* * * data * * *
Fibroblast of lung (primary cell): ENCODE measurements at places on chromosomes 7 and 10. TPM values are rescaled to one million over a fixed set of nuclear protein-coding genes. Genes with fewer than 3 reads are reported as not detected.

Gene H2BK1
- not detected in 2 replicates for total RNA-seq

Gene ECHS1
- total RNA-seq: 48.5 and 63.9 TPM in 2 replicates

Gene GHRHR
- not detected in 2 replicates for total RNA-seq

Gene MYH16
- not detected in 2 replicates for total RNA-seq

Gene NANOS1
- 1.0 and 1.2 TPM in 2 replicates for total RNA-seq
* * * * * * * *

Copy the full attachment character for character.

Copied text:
Fibroblast of lung (primary cell): ENCODE measurements at places on chromosomes 7 and 10. TPM values are rescaled to one million over a fixed set of nuclear protein-coding genes. Genes with fewer than 3 reads are reported as not detected.

Gene H2BK1
- not detected in 2 replicates for total RNA-seq

Gene ECHS1
- total RNA-seq: 48.5 and 63.9 TPM in 2 replicates

Gene GHRHR
- not detected in 2 replicates for total RNA-seq

Gene MYH16
- not detected in 2 replicates for total RNA-seq

Gene NANOS1
- 1.0 and 1.2 TPM in 2 replicates for total RNA-seq